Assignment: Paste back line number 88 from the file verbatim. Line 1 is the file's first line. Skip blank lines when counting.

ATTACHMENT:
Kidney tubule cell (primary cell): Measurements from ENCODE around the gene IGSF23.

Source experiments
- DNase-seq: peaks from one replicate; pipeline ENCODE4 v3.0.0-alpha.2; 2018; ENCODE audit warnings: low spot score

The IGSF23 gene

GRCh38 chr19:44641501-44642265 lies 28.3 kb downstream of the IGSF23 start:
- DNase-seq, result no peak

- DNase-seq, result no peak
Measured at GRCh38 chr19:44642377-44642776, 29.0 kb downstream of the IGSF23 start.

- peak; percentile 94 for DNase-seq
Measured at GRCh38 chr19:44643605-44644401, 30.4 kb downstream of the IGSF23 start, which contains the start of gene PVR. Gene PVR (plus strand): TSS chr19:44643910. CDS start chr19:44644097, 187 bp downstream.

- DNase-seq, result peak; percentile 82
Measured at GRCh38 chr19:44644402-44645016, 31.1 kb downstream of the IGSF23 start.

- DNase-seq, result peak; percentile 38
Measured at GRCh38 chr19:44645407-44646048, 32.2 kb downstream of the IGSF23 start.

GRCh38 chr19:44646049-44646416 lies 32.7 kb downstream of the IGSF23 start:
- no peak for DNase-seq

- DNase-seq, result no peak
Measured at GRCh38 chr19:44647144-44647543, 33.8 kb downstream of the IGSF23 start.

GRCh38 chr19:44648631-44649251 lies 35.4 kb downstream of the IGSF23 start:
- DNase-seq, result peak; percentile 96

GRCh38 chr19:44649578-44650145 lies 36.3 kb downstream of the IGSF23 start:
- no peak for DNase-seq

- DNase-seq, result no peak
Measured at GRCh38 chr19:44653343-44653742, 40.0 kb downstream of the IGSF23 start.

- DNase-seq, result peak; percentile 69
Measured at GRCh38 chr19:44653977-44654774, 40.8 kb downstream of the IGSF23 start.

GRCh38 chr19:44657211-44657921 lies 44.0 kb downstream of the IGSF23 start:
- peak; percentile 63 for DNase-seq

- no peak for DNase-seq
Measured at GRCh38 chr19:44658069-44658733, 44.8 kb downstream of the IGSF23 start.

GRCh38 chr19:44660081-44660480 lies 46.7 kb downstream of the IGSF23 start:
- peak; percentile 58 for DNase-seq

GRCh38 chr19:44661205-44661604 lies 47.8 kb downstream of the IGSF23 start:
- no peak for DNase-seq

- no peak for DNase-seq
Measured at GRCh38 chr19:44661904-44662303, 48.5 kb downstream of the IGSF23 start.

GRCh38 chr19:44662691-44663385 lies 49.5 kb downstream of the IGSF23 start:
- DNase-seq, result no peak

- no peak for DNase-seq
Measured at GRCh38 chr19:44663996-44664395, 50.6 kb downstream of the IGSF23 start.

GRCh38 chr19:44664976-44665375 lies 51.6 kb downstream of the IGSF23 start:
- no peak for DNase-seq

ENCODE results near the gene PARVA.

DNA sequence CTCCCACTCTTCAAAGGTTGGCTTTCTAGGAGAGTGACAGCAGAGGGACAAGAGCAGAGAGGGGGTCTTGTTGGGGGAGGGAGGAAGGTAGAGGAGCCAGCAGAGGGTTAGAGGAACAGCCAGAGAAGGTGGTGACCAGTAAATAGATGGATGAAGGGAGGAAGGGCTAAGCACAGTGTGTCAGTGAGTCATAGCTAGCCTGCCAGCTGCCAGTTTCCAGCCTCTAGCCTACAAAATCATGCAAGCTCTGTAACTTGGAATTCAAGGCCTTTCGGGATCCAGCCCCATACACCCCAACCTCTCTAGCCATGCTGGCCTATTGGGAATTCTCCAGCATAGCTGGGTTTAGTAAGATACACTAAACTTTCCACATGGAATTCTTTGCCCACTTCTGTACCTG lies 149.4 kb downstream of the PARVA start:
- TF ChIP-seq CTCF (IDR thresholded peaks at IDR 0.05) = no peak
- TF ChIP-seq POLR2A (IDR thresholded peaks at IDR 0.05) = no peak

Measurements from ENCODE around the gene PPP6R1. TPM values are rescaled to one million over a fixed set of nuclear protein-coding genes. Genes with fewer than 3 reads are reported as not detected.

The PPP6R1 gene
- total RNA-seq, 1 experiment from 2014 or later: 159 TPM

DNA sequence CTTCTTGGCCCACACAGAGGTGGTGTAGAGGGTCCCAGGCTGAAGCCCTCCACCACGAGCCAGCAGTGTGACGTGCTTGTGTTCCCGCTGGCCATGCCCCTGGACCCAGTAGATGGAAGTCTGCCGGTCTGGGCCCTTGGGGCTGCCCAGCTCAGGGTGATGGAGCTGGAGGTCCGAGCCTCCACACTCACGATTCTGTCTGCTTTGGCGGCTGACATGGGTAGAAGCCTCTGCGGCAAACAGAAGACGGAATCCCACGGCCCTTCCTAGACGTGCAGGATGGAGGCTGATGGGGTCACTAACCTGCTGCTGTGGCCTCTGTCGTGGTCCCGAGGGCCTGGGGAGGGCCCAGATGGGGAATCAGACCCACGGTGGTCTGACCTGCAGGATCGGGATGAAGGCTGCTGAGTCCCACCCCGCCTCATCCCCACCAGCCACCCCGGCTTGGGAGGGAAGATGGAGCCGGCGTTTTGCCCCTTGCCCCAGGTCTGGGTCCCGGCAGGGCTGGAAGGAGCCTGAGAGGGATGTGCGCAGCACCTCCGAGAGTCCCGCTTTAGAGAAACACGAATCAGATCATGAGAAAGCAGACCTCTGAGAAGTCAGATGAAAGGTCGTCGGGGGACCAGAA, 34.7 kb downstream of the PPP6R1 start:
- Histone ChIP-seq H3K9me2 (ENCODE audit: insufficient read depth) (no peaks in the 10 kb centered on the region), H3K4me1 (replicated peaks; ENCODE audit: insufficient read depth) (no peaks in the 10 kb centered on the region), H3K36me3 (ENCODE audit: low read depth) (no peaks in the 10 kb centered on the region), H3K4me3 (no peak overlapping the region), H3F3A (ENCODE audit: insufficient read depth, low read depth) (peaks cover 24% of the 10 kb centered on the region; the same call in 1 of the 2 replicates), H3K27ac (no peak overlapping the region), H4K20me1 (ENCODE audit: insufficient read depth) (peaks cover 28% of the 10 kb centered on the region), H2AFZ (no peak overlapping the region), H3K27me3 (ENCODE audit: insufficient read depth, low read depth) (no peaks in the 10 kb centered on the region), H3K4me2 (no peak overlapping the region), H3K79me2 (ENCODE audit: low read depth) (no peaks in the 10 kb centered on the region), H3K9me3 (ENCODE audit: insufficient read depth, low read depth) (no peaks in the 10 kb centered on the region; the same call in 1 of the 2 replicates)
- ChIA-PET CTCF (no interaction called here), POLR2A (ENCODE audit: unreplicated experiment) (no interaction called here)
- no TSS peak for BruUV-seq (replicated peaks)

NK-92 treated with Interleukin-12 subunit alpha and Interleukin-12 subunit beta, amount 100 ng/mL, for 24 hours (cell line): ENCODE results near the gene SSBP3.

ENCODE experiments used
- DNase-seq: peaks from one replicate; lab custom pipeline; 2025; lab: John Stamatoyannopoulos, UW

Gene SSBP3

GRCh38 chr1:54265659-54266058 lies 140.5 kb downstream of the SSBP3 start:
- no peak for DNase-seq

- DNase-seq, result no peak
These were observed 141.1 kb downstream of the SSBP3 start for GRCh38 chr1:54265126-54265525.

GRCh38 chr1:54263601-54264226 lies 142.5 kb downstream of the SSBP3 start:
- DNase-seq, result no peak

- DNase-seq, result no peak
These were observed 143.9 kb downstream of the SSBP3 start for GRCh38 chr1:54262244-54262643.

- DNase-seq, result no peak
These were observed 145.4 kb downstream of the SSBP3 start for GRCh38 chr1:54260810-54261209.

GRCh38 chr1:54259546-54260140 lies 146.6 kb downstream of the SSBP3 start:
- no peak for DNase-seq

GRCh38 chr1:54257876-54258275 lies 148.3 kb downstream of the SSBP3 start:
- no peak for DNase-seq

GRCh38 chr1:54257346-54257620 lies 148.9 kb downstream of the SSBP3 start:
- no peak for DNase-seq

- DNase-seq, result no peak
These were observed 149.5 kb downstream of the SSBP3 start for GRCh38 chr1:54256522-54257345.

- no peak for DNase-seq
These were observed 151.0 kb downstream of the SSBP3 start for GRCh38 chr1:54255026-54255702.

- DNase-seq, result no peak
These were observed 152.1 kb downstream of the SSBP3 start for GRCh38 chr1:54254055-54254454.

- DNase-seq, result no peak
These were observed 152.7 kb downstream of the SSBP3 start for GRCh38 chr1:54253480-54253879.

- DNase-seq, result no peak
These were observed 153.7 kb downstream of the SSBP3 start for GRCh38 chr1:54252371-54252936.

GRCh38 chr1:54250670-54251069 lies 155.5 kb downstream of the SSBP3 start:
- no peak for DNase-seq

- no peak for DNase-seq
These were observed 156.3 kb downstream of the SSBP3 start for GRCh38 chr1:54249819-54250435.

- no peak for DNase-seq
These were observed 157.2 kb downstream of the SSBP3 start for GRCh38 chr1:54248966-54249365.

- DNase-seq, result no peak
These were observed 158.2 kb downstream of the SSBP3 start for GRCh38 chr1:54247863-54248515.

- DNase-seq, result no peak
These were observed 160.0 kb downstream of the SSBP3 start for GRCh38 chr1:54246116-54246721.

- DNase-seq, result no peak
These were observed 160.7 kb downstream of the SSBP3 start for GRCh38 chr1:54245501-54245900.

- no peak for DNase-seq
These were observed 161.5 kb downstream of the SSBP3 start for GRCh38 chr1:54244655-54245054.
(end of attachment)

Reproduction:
- no peak for DNase-seq